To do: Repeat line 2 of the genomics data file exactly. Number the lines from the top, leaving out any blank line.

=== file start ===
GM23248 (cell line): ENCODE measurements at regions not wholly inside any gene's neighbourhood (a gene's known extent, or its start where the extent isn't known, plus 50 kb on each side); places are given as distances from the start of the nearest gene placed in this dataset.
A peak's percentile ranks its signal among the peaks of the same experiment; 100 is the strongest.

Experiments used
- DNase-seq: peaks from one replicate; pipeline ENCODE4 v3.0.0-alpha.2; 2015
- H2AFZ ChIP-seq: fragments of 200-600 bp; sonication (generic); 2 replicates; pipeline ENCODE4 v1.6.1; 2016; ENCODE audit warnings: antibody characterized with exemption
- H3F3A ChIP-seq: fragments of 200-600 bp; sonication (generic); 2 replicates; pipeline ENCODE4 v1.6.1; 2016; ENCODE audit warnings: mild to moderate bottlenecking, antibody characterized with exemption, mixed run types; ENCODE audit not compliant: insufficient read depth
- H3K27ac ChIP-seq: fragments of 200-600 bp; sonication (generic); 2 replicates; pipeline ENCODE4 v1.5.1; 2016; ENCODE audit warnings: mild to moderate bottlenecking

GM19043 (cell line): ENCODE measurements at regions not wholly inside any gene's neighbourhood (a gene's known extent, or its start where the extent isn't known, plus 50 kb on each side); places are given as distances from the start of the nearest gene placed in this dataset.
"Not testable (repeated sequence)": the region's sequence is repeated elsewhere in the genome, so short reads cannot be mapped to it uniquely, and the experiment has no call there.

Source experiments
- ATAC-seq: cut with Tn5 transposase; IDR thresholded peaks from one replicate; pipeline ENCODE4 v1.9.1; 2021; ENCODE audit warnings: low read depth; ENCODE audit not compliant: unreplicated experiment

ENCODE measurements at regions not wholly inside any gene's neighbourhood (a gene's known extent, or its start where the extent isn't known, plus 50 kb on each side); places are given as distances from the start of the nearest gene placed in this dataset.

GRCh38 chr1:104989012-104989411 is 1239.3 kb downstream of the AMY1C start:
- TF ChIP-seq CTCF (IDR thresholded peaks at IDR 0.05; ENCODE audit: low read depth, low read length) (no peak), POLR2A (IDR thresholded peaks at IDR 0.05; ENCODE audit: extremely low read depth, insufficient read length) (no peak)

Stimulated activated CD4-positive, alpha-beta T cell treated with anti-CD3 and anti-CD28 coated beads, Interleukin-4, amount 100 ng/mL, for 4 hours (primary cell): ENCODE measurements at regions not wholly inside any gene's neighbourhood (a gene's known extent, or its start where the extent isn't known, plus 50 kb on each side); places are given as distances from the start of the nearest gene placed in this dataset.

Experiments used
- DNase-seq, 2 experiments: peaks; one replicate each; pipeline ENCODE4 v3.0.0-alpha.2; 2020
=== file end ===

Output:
A peak's percentile ranks its signal among the peaks of the same experiment; 100 is the strongest.